Respondents described their lives as drastically changed after their injury. They were challenged by impairments and had concerns related to the question: Who am I now? One respondent described a need of peers to share experiences with, thereby being validated, as this anecdote about delivering an examination paper illustrates: “I felt sick for like one and a half weeks afterwards. I couldn't understand what happened, and then we got to talk about energy management and fatigue and about spending energy […]. When we talked about it, I understood, and it made sense, and then I didn't understand how I couldn't have understood. One is just firmly anchored in a “before I got ill”-understanding of oneself […].” (R4). By talking to peers in Young Brains, she gained a comprehensive explanation of why she felt as she did and could accept it better. She further highlighted that meeting like-minded peers gave her a real and credible base of comparison: “It's important for me to have a perspective. If I were to compare myself with people that do not have a damage to the brain, I'm just bad at everything” (R4). Others also mentioned the opportunity of viewing their situation from new perspectives. They met peers with similar or even more challenging issues, which made them reflect on their own situation, though some also felt ambivalence when listening to peers with more significant or visible impairments. Comparing oneself with others generally had a positive impact and constituted a way of challenging beliefs about ABI. Further, it contributed to a sense of normalization and a greater acceptance of their situation.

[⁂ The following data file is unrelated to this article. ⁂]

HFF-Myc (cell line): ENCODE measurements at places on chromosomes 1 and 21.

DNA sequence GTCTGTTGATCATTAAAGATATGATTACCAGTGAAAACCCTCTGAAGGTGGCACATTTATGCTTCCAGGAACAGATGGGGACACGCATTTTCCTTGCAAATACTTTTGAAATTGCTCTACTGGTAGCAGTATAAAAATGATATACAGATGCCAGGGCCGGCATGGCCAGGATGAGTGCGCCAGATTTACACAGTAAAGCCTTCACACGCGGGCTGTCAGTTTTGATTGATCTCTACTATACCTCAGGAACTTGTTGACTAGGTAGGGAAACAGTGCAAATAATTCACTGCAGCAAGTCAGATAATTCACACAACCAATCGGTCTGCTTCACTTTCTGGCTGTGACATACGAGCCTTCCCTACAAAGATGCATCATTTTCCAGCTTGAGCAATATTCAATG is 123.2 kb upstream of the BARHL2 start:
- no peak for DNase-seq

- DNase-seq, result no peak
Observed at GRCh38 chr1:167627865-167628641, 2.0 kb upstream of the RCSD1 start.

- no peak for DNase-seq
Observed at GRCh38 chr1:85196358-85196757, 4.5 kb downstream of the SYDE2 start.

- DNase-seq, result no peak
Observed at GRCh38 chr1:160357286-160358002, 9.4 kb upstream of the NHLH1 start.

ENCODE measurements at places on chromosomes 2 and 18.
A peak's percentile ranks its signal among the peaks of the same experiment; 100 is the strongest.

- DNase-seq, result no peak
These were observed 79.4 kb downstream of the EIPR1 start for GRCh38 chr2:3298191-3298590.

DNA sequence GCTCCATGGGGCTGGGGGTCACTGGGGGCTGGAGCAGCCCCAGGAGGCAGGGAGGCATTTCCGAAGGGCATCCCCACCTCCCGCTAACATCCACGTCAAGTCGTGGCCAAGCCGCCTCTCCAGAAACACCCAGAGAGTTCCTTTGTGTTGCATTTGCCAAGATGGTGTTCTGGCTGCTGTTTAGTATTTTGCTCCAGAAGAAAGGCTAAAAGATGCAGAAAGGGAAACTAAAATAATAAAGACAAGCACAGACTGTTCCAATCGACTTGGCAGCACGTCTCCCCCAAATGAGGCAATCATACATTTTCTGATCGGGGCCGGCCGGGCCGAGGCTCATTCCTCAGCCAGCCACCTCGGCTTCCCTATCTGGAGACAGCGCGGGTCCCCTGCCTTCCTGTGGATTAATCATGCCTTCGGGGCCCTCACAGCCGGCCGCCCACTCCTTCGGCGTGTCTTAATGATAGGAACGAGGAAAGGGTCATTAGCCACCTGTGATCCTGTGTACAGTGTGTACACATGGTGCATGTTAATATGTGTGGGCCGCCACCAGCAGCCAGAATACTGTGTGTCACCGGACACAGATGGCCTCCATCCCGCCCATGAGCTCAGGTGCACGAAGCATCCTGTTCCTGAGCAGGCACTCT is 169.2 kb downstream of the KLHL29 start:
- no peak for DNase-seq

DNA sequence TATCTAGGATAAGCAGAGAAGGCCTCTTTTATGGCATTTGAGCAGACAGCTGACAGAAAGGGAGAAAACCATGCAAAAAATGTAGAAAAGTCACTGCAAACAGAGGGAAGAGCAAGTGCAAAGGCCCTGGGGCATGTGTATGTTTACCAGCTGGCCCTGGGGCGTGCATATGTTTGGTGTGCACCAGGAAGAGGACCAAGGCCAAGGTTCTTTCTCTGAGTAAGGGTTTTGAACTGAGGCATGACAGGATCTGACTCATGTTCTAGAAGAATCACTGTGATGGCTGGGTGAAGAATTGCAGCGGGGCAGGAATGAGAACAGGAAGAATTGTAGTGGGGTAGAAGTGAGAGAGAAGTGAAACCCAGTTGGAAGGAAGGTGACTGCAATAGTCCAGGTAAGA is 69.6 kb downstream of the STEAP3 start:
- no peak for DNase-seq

Sense of Purpose and Social Value